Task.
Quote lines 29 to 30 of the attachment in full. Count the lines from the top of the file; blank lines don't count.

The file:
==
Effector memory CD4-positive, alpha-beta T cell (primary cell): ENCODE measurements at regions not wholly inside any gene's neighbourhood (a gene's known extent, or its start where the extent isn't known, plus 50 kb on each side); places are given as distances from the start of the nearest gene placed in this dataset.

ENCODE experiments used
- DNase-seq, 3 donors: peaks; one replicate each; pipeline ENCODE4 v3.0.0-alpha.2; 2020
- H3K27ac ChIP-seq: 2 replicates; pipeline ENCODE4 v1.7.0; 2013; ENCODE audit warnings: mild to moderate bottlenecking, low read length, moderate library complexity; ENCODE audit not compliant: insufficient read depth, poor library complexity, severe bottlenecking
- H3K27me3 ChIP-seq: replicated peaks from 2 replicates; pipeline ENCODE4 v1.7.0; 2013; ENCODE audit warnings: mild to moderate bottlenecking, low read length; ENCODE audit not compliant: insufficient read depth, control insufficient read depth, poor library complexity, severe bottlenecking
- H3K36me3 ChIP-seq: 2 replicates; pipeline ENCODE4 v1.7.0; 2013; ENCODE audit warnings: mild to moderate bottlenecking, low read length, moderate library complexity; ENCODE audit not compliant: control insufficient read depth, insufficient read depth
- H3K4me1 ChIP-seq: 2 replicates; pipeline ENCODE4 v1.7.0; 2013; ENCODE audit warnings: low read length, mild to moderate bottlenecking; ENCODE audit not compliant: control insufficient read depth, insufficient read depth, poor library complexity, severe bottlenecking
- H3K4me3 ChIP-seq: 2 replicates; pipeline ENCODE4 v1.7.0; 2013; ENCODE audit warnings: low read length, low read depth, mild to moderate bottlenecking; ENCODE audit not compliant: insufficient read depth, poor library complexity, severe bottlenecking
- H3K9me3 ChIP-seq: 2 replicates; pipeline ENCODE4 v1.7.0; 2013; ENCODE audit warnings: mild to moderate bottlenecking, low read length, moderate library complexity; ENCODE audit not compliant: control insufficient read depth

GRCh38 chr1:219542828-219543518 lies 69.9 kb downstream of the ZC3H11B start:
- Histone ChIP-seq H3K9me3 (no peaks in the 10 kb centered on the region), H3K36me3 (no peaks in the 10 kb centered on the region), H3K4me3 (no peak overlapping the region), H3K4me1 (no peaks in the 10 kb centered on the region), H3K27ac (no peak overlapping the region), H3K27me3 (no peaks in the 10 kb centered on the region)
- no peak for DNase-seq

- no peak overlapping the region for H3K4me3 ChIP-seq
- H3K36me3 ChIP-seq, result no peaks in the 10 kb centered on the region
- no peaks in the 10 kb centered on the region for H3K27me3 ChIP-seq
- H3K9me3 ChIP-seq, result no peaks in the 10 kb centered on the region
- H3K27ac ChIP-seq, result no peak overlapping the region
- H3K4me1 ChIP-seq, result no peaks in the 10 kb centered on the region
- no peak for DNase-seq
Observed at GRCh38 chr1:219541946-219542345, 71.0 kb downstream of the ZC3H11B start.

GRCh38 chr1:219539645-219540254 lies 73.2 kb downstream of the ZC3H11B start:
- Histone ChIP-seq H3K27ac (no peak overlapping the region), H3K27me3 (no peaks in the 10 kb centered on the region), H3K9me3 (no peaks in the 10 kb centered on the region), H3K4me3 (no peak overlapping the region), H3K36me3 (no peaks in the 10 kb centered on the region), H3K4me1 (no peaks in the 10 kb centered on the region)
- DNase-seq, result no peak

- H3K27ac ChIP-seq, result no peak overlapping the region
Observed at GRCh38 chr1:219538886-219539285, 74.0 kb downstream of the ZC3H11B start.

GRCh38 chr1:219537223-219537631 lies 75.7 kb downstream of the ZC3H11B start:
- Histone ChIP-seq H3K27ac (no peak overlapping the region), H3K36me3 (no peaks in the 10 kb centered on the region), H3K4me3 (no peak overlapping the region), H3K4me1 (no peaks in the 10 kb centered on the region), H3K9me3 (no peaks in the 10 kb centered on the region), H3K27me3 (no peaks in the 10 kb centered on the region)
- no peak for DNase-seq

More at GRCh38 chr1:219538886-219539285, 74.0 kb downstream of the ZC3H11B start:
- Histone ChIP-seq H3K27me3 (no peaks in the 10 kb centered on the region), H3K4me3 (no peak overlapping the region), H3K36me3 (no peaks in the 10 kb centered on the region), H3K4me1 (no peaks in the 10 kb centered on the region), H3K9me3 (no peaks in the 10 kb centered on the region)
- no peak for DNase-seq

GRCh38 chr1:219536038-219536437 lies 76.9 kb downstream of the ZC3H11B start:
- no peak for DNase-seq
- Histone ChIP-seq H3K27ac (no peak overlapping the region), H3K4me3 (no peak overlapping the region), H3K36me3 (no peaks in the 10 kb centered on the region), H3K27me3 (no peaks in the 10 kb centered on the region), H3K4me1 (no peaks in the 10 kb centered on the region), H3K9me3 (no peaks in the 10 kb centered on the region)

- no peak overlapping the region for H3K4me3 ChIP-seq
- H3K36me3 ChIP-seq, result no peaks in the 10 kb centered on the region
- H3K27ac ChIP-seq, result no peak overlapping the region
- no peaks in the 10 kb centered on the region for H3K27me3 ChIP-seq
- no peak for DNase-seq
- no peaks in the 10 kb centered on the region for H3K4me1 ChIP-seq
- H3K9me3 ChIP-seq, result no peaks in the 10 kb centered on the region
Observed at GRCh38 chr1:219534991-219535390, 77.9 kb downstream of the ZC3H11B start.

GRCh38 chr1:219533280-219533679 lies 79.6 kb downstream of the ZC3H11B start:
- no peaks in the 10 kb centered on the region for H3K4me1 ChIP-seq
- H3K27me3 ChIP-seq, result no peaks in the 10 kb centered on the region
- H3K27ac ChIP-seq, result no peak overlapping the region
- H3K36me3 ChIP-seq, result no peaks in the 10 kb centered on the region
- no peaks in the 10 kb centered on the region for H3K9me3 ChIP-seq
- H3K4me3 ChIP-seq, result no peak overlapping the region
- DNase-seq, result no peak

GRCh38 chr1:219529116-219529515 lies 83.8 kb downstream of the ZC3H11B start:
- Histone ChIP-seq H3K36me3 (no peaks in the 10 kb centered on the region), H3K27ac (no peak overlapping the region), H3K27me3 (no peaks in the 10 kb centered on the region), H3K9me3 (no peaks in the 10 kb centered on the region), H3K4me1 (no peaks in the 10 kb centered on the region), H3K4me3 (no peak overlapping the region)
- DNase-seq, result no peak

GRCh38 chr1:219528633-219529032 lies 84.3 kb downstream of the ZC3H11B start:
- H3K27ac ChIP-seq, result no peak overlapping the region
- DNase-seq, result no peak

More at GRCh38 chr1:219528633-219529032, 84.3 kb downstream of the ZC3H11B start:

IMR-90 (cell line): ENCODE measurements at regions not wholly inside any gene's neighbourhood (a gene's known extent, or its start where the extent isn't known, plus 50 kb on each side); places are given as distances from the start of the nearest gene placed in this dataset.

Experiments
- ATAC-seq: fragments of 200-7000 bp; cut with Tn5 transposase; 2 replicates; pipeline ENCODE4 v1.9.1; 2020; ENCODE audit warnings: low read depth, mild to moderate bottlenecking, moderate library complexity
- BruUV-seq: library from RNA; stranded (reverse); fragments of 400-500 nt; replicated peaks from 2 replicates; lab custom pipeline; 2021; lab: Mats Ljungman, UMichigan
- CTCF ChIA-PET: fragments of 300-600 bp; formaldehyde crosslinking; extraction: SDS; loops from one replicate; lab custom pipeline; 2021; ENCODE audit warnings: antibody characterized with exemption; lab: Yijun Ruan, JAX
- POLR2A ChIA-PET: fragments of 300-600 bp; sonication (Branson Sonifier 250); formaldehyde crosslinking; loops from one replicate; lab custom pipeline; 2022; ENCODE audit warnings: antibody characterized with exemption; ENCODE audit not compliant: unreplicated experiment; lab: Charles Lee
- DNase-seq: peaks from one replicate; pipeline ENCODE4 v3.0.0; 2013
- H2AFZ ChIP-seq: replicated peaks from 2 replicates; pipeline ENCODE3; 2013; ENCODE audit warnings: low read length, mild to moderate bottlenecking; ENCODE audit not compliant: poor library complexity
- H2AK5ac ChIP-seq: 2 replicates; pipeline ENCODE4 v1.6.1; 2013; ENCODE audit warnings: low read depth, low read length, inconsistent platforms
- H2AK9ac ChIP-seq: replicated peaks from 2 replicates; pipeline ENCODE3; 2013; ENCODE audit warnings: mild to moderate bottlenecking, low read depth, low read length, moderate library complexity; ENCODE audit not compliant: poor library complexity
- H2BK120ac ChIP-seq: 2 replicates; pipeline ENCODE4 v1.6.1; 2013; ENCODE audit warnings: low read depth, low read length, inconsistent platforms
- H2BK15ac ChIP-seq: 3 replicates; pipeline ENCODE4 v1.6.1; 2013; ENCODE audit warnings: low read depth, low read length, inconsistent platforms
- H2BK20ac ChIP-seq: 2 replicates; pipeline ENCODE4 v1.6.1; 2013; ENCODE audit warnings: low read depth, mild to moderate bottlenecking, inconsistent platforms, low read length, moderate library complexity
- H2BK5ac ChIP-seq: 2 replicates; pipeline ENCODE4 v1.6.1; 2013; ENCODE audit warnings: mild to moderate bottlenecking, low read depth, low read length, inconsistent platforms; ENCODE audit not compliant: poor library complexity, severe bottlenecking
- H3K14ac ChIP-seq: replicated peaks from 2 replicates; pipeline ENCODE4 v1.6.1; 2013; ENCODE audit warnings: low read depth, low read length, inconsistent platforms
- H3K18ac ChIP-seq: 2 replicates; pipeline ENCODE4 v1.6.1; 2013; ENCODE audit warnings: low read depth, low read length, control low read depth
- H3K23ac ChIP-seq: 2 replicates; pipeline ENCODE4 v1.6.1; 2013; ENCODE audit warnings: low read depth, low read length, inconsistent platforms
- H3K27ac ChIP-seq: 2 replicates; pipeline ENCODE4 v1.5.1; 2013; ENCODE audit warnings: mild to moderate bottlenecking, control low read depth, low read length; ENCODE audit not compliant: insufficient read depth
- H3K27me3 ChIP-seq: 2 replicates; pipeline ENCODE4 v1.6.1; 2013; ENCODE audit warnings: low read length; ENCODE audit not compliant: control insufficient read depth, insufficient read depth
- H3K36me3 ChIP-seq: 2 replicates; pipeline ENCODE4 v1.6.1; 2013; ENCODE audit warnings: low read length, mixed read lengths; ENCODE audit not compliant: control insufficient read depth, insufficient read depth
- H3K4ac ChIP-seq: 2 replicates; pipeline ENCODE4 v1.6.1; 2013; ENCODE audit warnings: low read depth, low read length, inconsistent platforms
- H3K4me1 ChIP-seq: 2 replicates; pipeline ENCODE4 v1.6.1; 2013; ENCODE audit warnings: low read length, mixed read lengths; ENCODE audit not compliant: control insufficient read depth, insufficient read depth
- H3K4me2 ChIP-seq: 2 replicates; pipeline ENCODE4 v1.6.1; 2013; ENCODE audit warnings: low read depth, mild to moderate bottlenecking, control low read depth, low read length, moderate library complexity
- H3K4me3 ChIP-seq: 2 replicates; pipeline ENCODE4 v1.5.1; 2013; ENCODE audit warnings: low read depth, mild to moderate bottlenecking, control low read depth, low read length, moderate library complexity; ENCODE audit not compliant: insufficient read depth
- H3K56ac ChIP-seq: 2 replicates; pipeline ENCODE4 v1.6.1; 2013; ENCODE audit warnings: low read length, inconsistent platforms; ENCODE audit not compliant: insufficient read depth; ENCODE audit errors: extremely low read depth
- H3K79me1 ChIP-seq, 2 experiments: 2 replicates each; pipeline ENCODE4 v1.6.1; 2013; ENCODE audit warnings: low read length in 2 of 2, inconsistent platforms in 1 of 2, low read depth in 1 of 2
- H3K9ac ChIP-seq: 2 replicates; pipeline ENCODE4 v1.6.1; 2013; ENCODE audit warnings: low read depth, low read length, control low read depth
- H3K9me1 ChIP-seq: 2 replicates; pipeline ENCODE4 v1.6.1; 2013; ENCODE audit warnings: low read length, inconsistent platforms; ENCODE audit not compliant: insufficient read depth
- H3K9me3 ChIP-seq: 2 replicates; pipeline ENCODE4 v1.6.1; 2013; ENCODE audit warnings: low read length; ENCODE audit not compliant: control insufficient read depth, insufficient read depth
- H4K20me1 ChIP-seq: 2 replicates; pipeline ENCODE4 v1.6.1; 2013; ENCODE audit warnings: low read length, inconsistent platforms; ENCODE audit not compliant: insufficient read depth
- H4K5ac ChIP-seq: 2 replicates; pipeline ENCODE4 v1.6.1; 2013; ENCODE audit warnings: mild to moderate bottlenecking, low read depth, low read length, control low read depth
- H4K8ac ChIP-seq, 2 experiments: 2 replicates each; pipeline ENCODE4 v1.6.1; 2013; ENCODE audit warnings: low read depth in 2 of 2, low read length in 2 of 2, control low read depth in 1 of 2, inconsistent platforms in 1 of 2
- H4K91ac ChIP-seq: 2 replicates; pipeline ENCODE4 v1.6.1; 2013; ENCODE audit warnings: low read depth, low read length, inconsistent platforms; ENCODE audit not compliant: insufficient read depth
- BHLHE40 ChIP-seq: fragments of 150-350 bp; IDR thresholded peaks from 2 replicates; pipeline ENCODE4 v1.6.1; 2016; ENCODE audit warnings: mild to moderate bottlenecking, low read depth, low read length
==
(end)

More at GRCh38 chr1:219538886-219539285, 74.0 kb downstream of the ZC3H11B start:
- Histone ChIP-seq H3K27me3 (no peaks in the 10 kb centered on the region), H3K4me3 (no peak overlapping the region), H3K36me3 (no peaks in the 10 kb centered on the region), H3K4me1 (no peaks in the 10 kb centered on the region), H3K9me3 (no peaks in the 10 kb centered on the region)